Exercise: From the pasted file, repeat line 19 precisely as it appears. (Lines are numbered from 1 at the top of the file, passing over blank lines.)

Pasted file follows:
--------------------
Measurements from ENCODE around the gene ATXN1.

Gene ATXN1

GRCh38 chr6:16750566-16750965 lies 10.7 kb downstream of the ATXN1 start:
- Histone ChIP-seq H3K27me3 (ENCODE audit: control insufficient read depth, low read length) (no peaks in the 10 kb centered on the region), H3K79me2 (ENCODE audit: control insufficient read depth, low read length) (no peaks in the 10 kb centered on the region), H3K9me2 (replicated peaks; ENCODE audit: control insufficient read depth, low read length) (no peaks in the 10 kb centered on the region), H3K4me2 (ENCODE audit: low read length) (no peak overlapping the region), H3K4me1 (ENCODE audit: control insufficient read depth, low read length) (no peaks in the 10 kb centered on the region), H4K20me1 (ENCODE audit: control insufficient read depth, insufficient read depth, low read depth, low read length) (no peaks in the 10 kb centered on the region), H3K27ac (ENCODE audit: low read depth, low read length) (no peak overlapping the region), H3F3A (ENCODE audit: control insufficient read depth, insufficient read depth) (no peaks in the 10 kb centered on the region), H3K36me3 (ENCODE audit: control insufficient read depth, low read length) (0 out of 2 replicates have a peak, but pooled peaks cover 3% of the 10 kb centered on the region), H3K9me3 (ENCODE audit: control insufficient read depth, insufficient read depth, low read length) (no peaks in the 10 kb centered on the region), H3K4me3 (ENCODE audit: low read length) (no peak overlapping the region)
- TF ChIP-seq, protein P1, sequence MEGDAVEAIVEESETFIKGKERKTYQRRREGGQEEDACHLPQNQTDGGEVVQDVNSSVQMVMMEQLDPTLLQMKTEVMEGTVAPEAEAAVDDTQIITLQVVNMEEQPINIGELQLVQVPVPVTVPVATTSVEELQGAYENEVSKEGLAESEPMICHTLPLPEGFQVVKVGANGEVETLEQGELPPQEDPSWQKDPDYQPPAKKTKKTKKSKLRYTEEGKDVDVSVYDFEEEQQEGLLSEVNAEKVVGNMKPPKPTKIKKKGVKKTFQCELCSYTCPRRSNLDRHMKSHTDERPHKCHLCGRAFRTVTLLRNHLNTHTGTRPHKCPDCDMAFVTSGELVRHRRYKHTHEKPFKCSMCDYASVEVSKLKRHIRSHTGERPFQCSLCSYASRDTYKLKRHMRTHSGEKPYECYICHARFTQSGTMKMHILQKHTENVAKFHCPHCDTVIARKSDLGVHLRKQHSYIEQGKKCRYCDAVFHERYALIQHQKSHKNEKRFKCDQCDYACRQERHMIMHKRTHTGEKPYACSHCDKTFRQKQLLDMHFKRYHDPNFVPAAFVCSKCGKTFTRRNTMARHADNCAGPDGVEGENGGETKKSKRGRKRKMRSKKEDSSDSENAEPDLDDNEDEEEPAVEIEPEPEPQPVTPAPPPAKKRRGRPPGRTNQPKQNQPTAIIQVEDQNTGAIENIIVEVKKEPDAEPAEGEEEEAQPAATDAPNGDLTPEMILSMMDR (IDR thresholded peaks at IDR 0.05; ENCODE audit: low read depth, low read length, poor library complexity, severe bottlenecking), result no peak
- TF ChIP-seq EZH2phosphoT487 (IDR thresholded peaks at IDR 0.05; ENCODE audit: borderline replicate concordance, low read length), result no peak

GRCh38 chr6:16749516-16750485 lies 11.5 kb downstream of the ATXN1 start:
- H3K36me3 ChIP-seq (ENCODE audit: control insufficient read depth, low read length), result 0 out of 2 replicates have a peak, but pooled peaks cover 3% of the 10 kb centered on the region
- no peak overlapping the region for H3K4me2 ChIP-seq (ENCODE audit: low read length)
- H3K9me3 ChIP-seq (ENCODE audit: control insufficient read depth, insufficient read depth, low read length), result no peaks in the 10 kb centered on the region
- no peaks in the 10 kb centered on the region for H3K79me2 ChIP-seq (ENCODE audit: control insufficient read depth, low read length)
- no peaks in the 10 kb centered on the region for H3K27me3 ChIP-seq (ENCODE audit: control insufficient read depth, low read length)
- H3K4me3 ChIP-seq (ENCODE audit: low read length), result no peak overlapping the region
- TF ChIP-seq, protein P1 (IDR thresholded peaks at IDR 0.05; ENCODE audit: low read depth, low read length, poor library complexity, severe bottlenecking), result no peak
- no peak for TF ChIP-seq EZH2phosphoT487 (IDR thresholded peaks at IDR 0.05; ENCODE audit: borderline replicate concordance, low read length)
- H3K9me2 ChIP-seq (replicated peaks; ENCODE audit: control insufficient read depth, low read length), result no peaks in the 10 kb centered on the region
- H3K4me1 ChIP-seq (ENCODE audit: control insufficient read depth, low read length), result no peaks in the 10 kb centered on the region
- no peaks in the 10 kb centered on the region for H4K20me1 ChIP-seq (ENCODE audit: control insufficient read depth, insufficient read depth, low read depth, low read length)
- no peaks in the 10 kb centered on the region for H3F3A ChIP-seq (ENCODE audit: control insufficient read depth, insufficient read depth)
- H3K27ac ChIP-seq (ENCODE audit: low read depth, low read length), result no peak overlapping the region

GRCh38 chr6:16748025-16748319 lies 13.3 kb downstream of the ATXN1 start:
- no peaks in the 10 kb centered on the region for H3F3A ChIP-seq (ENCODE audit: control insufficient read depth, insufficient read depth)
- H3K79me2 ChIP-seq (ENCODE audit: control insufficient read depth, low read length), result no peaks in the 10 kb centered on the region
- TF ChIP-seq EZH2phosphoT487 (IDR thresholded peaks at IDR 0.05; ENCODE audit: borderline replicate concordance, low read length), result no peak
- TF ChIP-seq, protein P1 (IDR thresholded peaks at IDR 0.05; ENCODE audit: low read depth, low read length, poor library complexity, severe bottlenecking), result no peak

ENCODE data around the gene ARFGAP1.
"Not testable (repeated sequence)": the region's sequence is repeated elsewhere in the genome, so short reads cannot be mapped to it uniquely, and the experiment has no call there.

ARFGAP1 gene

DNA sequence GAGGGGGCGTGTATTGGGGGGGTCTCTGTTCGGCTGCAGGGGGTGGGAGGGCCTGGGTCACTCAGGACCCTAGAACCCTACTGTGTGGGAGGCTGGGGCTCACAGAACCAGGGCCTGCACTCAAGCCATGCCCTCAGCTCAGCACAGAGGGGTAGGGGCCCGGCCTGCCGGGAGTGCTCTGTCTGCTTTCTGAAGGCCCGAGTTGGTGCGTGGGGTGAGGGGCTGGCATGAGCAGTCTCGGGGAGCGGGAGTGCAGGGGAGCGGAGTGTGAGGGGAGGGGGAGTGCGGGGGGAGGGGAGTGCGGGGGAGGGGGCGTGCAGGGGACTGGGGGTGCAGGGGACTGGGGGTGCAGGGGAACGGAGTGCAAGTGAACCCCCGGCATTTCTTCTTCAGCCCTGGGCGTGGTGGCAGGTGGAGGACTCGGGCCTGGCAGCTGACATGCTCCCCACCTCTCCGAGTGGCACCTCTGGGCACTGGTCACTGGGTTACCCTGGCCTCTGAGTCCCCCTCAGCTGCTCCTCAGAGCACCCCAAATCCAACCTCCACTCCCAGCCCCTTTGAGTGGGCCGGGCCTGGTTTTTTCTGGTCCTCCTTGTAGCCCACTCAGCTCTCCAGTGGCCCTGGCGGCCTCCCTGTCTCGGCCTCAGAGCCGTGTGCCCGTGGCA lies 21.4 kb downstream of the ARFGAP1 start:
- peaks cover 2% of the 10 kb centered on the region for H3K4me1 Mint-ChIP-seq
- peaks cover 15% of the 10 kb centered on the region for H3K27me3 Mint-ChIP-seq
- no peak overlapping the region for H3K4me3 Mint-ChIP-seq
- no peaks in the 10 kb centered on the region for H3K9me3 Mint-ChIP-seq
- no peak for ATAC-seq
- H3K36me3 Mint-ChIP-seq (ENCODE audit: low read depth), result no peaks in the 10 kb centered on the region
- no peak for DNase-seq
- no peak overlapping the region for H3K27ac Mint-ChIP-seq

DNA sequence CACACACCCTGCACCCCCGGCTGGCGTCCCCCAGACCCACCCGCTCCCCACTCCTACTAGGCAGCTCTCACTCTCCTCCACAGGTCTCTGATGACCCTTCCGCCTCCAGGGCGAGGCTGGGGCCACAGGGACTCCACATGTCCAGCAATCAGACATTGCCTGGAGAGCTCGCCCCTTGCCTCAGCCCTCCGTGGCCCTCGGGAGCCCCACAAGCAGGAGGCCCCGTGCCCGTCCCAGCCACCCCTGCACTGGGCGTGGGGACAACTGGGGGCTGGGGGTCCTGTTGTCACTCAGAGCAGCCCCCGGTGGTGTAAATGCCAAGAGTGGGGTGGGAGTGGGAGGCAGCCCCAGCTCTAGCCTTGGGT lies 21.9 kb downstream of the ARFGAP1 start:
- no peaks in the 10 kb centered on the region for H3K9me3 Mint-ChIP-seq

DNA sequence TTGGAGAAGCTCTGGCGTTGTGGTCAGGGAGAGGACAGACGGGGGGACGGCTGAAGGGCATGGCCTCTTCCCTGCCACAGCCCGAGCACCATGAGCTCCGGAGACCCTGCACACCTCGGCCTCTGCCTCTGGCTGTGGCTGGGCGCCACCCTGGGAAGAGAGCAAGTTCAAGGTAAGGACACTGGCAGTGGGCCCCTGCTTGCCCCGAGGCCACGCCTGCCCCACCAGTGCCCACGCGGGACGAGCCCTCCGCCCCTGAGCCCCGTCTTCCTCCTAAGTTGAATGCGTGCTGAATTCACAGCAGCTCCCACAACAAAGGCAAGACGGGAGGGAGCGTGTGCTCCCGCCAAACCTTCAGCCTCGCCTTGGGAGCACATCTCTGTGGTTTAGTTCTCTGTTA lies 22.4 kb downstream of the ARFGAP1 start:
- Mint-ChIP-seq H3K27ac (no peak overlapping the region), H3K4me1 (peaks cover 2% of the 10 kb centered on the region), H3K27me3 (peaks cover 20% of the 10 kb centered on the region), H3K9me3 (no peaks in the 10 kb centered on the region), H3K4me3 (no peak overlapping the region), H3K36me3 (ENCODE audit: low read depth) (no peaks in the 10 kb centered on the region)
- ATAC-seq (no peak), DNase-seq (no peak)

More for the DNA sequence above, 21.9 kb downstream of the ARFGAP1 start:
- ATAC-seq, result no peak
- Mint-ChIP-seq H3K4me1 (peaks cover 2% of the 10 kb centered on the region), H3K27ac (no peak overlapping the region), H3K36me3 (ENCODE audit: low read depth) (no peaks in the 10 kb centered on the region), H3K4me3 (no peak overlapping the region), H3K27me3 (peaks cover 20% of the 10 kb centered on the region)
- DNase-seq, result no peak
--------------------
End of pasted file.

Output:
- no peaks in the 10 kb centered on the region for H3F3A ChIP-seq (ENCODE audit: control insufficient read depth, insufficient read depth)